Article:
Barnard College’s twenty-fourth Medieval and Renaissance Conference

Saturday December 6, 2014


The conference organizers seek proposals for papers on issues of textual materiality in the medieval and Renaissance periods. This topic includes both the material upon which words are transmitted (parchment, paper, wood, marble, bodies, etc.), as well as the inscribed object’s visual aspects (illustrations, etc.). Interdisciplinary at its core, this conference examines not only the intersection of literary studies and art history, but also addresses central concerns of the history of science, history of law, aesthetic philosophy, museum conservation, and book history.


Confirmed keynote speakers:

-Brigitte Miriam Bedos-Rezak (Professor of History, NYU)

-Peter N. Miller (Professor of Cultural History and Dean, Bard Graduate Center)


We encourage submissions on all topics related to the conference theme. Possible panels might include, but are not limited to the following:


·      Anachronic Texts. This panel would consider material texts that juxtapose or even superimpose different time periods (for example, the palimpsest)


·      The Incunabulum. The materiality of the word in texts printed pre-1501


·      Tablets and Inscriptions: How tablets, architectural façades and other non-book surfaces become sites of inscription


·      Public Words: The materiality of words in public spaces, such as on monuments, stages, etc.


·      Word, Image, and the Arts of Memory. The use of images in texts addressing the arts of memory


·      Defaced Pages: The evidential and interpretive interest of texts marked by censorship and various forms of use.


·      Objects of the Law: Legal authority and its material forms, such as seals, etc.


·      Questioning the Materialist Turn. A forum for debating theoretical and philosophical problems of a materialist approach to artworks.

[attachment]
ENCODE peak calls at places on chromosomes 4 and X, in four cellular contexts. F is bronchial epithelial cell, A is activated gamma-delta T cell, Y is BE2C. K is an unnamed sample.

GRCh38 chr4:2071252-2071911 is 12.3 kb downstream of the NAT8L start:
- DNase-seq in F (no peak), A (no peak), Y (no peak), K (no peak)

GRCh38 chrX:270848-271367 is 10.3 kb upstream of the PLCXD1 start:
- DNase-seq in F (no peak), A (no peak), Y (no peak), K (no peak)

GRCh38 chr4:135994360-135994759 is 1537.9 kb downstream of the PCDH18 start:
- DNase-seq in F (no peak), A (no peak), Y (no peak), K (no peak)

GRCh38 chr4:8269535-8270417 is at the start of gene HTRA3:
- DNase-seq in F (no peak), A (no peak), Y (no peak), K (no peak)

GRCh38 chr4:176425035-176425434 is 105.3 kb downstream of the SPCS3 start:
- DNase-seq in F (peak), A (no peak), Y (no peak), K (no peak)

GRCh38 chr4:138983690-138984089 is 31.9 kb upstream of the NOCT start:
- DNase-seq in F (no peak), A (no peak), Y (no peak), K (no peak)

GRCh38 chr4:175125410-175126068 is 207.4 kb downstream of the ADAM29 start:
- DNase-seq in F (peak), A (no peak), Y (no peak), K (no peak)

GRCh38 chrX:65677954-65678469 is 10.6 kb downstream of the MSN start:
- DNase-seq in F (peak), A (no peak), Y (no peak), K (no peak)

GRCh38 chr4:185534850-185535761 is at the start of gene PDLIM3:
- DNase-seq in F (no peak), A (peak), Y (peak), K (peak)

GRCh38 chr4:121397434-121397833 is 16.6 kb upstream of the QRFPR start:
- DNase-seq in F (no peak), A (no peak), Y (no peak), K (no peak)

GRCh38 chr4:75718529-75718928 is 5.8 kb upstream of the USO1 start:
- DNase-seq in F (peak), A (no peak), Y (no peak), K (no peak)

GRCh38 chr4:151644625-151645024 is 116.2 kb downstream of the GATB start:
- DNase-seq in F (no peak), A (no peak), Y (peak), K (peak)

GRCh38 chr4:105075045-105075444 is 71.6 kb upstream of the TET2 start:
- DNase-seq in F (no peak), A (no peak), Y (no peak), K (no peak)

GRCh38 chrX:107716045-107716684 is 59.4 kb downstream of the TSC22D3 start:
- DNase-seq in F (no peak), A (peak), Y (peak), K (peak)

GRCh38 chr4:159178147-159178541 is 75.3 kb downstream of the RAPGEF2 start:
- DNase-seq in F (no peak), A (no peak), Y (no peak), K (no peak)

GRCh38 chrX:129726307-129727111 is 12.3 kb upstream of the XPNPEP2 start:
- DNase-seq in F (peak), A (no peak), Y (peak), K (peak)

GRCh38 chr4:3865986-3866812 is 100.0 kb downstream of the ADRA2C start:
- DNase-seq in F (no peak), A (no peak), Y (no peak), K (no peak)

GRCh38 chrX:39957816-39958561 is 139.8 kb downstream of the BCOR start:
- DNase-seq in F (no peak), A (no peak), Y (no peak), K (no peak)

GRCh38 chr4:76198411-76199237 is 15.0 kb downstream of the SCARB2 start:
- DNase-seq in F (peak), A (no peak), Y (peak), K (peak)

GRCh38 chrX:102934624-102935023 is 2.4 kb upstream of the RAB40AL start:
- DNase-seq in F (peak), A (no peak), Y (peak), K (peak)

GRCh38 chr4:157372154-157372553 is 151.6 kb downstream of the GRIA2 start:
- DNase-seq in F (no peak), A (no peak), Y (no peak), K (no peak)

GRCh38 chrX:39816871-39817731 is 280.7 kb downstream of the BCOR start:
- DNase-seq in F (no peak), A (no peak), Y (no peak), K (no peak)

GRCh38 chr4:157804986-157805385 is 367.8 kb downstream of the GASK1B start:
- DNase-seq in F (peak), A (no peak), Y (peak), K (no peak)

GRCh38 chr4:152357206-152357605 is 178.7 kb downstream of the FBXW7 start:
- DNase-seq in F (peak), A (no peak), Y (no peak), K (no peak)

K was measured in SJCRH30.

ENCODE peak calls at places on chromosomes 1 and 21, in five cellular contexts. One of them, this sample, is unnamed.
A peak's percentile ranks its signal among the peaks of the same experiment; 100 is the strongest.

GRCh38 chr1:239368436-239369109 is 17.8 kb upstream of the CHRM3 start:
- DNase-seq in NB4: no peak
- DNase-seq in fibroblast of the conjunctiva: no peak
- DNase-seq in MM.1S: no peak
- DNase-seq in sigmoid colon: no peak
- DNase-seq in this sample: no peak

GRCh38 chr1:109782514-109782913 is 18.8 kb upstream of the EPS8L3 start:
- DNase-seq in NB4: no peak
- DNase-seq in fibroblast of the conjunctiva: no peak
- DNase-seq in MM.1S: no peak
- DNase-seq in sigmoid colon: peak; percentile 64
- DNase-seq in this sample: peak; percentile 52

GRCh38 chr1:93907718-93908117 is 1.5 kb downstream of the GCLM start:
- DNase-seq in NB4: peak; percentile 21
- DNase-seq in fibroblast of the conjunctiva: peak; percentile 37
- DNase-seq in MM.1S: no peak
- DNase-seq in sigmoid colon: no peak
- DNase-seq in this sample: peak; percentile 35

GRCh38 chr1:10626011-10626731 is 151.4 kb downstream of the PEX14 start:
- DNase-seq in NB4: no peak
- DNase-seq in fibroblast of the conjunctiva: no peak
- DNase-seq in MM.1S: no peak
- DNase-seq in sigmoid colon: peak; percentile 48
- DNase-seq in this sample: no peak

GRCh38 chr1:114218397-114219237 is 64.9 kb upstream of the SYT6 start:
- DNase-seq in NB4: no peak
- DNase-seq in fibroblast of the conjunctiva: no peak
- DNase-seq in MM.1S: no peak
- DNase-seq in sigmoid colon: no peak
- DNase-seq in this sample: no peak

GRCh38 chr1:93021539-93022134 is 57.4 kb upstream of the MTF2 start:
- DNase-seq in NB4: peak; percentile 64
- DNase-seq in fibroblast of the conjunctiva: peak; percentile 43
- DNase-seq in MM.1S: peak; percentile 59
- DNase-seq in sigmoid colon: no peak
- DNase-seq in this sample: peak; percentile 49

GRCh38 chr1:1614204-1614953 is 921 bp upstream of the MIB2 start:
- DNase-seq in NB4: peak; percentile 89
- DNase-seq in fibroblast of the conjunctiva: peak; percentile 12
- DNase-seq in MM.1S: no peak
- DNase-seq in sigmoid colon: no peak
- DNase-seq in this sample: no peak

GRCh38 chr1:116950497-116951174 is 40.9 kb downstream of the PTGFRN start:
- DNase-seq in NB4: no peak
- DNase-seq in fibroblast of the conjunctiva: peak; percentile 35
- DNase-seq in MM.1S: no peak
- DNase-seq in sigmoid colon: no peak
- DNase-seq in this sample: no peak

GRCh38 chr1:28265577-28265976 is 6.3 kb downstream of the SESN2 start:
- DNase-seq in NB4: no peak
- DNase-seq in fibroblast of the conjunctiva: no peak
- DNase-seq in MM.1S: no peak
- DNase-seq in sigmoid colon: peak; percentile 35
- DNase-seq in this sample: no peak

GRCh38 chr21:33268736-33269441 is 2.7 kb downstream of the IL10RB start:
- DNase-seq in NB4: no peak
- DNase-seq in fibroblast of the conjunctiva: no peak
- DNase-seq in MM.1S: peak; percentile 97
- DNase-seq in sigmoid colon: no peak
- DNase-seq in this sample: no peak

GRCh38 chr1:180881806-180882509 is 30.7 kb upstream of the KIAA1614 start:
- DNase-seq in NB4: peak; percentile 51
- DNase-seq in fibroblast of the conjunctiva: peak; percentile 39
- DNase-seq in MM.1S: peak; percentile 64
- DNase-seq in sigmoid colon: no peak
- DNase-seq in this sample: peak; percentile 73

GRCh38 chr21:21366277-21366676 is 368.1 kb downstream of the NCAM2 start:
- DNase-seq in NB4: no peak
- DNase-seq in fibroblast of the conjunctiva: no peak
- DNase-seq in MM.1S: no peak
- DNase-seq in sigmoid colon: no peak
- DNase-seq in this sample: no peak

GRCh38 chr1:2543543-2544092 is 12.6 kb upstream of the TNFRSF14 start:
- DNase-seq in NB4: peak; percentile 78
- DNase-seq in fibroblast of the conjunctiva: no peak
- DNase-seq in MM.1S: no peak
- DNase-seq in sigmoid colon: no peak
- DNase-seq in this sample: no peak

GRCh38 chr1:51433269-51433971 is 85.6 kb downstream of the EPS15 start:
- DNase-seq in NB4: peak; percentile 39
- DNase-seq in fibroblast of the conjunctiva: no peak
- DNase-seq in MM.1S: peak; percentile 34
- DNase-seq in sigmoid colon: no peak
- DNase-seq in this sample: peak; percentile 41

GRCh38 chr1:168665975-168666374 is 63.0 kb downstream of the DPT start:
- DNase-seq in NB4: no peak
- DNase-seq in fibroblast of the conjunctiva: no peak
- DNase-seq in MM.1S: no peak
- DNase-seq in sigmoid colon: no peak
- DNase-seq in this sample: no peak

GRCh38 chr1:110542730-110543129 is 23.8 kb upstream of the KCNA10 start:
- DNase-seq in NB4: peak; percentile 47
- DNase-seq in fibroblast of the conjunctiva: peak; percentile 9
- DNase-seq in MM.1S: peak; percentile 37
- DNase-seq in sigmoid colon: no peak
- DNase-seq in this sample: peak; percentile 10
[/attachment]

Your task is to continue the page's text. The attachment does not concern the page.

·      Mapping the Word and the World. The presence of words, cartouches, and other textual objects in medieval and Early Modern cartography.


·      The Digital Archive. Advantages and problems of the digitized archive, which makes material texts more widely available—but only through, arguably, effacing the materiality of the material text.


This conference is organized by Professors Rachel Eisendrath, Christopher Baswell, and Phillip John Usher, together with other members of the Medieval and Renaissance Studies Program at Barnard College, Columbia University.


Please send 300-word abstract by May 15, 2014, to the conference organizers: barnardmedren2014@gmail.com



The Society for Medieval Feminist Scholarship has announced that the winner of the 2013 prize for the best graduate student article on feminist scholarship on the Middle Ages is Gillian Adler.  Gillian, a graduate of Barnard College, is a doctoral student in the English Department of UCLA, working with Christine Chism and Matthew Fisher.  Her winning essay, “Female Intercession and the Shaping of Male Heroism in the Roman d’Enéas and Le Chevalier au Lion,” was written for a class taught by Zrinka Stahuljak of the UCLA French Department and will be published in a future issue of Medieval Feminist Forum.  Congratulations!

Gillian Adler writes: "My paper, 'Female Intercession and the Shaping of Male Heroism in the Roman d’Enéas and Le Chevalier au Lion,' is concerned broadly with how women operate in twelfth-century French romance. I argue that the female intercessory figures who seem to wield verbal power and influence over the shape of these texts are assimilated into a narrative pattern that celebrates redemptive, foundational male heroes. Following the arguments of scholars like E. Jane Burns and Simon Gaunt, my paper looks at how the genre of romance subversively imagines an alternative to the masculinist model of homosociality in the chanson de geste tradition by privileging the place of female subjectivity in narrative, but ultimately constructs instances of female victimization that reinforce fantasies of male genealogical claims and chivalric repute. My interest in the intersection between romance and history developed in my studies at Barnard, when I was working with Professor Christopher Baswell in a course on the medieval imagination of antiquity and with Professor Timea Szell in a course on Boethius and Chaucer’s Canterbury Tales. My undergraduate work with these professors and others on everything from early medieval historiography to late medieval female devotional practices has continued to influence the shape of my current research in the UCLA English doctoral program."

About the Program

The Medieval and Renaissance program at Barnard College enables students to acquire a thorough knowledge of the most important aspects of Medieval or Renaissance civilizations and to gain an awareness of the interdependence of historical and cultural developments.

All images are drawn from manuscripts/books owned by Barnard College or Columbia University and made available by Columbia's Digital Scriptorium. Images used with permission. The image in the top-left is from Barnard College's MS 1, a fourteenth-century Italian manuscript.

More Information